Each cohort presented unique challenges and required tailored strategies for a successful recruitment. In the pediatric urgent care units, challenges in enrollment included variability in patient volume and frequent rotation of nurses, medical assistants, and physicians. Research coordinators had to be flexible to adapt to the frequently changing workflow within the clinic. For enrollment in the hospitalized cohort, the research team remained attentive to new admission lists and promptly completed enrollment protocols in order to obtain specimens prior to the initiation of treatment, as interventions such as intravenous immunoglobulin or steroids would interfere with the natural immune responses to SARS-CoV-2 infection. Specimen collection from the hospitalized cohort was coordinated with clinical laboratory collections to minimize blood draws and collection procedures. For enrollment of newborns, the research coordinators coordinated with maternal arm of the adult COVID-19 biorepository to allow simultaneous enrollment of mother and newborns prior to birth facilitating the recruitment process and limiting non-clinical interactions with the mother during the perinatal period. Additionally, blood volumes collected for newborns were minimized to <1ml obtained by heal stick and coordinated with blood collection for newborn screening. Enrolling well-visits was challenging as blood draws are not routinely obtained in all ages and children are often unwilling to undergo voluntary venipuncture. In each cohort, the research staff was mindful of the physical and emotional stress the care teams were enduring while caring for patients with COVID-19 and therefore sought to minimize disruptions in clinical care. Figure 2 provides a schematic of the recruitment strategy.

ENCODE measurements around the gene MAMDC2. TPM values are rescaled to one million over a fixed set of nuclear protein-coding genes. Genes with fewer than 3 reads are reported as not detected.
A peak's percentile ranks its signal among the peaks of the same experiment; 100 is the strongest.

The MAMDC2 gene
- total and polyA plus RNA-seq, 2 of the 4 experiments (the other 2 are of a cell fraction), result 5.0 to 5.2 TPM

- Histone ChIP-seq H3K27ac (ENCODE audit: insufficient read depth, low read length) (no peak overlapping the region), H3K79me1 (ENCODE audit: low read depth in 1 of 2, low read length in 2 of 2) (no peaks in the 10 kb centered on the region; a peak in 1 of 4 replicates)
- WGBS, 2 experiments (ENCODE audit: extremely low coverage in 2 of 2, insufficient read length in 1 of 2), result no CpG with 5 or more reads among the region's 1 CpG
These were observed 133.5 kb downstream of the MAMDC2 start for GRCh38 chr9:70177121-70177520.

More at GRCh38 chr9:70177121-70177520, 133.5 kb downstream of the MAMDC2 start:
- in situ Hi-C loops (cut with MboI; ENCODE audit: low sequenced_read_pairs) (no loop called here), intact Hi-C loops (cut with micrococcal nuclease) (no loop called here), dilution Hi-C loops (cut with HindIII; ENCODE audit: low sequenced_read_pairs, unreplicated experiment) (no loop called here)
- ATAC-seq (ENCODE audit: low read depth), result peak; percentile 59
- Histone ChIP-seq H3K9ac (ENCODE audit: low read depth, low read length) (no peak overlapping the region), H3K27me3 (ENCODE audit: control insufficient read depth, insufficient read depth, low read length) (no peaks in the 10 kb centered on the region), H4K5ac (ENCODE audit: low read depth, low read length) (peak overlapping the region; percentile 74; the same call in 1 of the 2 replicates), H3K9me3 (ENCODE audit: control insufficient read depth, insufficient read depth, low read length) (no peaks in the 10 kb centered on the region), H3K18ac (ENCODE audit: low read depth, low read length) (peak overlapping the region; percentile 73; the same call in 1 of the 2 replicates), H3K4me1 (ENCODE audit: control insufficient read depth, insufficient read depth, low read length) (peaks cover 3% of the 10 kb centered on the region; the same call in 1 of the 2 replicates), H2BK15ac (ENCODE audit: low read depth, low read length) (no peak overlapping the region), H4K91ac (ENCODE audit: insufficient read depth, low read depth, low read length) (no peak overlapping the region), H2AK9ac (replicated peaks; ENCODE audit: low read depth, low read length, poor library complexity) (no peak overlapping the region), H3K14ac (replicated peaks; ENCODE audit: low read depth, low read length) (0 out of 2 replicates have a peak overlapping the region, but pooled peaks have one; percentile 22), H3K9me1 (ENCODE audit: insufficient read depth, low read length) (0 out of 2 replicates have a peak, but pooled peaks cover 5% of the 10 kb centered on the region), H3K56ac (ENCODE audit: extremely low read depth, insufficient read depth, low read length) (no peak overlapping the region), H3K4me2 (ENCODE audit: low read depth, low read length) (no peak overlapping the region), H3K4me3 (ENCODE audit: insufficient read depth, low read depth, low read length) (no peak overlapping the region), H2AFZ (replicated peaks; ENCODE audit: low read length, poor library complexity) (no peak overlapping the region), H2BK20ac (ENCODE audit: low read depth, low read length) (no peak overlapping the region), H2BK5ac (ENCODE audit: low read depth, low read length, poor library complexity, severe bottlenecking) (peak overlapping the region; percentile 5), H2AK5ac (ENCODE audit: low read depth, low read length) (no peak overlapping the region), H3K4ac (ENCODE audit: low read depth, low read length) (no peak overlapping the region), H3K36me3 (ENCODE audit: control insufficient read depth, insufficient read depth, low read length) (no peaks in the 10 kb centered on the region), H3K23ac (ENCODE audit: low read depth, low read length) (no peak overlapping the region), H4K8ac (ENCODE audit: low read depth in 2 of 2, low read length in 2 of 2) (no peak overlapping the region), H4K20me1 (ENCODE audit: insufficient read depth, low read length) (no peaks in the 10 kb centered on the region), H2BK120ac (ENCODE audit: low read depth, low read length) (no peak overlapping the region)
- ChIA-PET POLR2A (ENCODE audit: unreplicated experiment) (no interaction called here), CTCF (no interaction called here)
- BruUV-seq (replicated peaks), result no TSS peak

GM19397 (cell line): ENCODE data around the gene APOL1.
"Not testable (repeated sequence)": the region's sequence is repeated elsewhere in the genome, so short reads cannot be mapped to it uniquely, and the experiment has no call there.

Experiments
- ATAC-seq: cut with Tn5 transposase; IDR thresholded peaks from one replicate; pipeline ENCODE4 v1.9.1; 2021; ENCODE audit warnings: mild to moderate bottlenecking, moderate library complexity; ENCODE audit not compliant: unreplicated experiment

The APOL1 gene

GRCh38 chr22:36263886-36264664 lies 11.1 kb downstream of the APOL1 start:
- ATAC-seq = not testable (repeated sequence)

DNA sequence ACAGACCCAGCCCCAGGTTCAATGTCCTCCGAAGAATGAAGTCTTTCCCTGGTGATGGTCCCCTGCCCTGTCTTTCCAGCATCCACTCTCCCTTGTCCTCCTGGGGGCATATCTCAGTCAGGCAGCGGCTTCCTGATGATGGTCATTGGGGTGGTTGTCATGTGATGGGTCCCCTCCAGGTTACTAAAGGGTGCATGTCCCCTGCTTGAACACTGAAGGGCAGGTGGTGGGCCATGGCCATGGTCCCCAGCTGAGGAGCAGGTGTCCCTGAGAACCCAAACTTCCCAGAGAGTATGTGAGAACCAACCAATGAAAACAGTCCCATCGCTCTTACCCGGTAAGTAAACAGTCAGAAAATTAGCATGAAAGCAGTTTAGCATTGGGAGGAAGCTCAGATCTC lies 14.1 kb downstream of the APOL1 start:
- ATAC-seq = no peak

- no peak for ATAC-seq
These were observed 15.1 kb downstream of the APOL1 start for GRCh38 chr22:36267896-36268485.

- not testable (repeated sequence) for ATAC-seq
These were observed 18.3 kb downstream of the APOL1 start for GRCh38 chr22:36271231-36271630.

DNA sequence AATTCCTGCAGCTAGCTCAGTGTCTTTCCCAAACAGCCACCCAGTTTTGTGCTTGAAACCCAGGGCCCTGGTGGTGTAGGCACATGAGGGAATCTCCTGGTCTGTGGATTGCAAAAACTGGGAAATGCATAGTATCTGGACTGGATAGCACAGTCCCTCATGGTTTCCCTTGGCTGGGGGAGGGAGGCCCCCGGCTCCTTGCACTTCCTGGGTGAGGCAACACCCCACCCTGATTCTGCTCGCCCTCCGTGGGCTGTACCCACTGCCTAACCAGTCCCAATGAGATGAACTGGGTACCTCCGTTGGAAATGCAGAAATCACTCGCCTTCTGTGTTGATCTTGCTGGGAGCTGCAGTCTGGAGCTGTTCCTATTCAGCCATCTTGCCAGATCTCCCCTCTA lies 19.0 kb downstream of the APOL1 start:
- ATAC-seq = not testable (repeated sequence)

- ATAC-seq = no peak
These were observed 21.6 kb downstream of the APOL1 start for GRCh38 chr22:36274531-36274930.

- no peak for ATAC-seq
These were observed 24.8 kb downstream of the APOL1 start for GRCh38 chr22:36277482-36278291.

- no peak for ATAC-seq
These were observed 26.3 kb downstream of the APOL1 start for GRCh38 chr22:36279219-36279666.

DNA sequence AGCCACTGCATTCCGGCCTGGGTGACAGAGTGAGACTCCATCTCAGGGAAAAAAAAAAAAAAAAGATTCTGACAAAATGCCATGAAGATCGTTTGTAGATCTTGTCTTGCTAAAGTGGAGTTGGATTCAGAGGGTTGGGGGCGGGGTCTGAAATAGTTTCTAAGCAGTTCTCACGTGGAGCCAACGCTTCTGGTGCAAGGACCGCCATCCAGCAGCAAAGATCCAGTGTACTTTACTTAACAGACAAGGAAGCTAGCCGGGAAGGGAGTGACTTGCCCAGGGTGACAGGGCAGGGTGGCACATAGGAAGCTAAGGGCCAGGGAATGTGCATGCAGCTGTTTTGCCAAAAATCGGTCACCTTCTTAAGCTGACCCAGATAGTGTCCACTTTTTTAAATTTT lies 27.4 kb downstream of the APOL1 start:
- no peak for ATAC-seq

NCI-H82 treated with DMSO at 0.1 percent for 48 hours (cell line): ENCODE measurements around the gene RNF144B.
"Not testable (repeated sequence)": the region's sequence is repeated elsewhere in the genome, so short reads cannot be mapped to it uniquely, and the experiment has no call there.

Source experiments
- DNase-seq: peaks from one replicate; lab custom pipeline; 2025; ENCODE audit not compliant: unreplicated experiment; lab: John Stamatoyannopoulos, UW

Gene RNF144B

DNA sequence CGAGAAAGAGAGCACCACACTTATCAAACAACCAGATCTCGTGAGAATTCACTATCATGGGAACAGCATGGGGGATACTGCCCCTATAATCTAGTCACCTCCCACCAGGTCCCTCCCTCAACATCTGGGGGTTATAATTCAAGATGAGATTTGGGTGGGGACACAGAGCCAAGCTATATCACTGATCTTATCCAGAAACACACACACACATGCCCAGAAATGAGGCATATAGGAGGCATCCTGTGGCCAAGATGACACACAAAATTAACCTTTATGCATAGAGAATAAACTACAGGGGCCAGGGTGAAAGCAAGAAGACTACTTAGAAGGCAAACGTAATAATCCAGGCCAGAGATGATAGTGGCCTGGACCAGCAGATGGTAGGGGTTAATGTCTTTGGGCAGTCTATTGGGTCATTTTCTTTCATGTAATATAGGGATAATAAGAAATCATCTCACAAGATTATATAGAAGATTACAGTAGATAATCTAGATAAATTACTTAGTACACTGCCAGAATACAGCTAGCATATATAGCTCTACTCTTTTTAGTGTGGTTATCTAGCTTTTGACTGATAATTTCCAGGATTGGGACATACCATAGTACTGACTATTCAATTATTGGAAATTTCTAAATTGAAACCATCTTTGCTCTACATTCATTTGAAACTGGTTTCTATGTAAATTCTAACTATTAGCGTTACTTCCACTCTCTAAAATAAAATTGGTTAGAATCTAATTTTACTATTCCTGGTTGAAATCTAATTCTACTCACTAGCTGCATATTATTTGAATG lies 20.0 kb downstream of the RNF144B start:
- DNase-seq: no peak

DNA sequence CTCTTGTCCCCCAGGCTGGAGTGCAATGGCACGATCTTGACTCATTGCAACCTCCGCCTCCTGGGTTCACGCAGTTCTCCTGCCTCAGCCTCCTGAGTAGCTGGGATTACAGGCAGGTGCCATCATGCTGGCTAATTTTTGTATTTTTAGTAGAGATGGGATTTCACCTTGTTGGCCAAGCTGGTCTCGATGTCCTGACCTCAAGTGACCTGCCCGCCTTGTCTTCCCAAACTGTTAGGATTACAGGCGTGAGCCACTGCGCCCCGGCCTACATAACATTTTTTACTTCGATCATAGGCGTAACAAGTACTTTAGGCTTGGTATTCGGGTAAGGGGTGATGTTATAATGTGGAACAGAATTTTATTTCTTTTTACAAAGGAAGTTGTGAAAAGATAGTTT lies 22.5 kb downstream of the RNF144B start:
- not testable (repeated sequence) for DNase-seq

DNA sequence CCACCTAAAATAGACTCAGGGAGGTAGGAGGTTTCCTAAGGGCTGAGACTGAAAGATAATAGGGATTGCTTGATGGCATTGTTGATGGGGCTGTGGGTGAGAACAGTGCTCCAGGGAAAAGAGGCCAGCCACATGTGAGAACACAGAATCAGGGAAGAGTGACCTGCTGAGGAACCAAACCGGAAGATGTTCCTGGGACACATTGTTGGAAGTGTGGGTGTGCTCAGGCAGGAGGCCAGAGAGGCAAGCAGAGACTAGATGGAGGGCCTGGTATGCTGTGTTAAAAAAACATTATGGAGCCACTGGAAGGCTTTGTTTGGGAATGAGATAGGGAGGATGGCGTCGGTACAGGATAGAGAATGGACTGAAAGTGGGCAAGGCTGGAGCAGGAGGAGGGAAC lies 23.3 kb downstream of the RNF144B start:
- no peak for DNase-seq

1) Pediatric patients with mild-moderate COVID-19
As most children did not require hospital-level care, significant efforts were made to enroll patients in the outpatient setting. COVID-19 screening clinics, called Respiratory Infection Control clinics, were established at Massachusetts General Hospital. As COVID-19 symptoms are non-specific and current diagnostic reporting is time-delayed, all patients presenting to the pediatric COVID-19 screening clinics were eligible to participate in the biorepository. During the surge of COVID-19 cases locally, young adults up through 25 years of age were seen in the pediatric COVID-19 clinics.
For patients seen in the Respiratory Infection Control clinics, the CRC called eligible participants via telephone after acquiring approval from the lead physicians in the clinics. After acquiring verbal consent over the telephone, the CRC alerted the clinical team of patient enrollment and the clinical teams obtained specimens for research. Participants who provided informed consent could give nasopharyngeal, oropharyngeal swabs, and/or blood. Stool and urine were not collected given time limitations of clinic visits and patient flow patterns established to minimize potential COVID-19 exposures to clinical staff. Blood was collected into one tube with an EDTA anticoagulant (EDTA tube) (BD), one serum separator tube (SST) (BD), and a PAXgene RNA tube (BD). Blood volumes varied, depending on the age and weight of the patient, in accordance with limits established by the IRB. The aerosolizing procedure of collecting nasopharyngeal and oropharyngeal swabs into 15mL falcon tubes, containing 3mL phosphate buffered saline (PBS) (Gibco), was performed by clinical team members wearing N95 mask, face shield, protective outer gown, and disposable gloves.
2) Patients with severe COVID-19 or Multisystem Inflammatory Syndrome in Children requiring hospitalization
Pediatric patients who were hospitalized with suspicion of SARS-CoV-2 exposure and/or symptoms concerning for SARS-CoV-2 infection or MIS-C were identified by members of the research team, who subsequently requested approval from the clinical team to approach the patient. A member of the research team contacted the patient and family via phone to obtain informed consent, as described above, and coordinated with both the clinical and TCRC teams for specimen collection. Sample collection was pre-planned with the clinical teams via emails and occurred every 2-3 days for this cohort of patients. Hospitalized patients could opt to provide urine, stool, sputum, or if intubated, tracheal aspirates, in addition to blood, nasopharyngeal and oropharyngeal swabs. Phlebotomy was aligned with clinical blood draws, when feasible, although participants had an option to undergo a separate venipuncture for research purposes. Blood was collected into an EDTA tube, an SST tube, and a PAXgene RNA tube. Repeat samples were collected on alternating days, as feasible. Based on daily coordination between the research and clinical teams, discarded blood from clinical labs were also obtained from hospitalized patients.
3) Newborns born to mothers with and without SARS-CoV-2 infection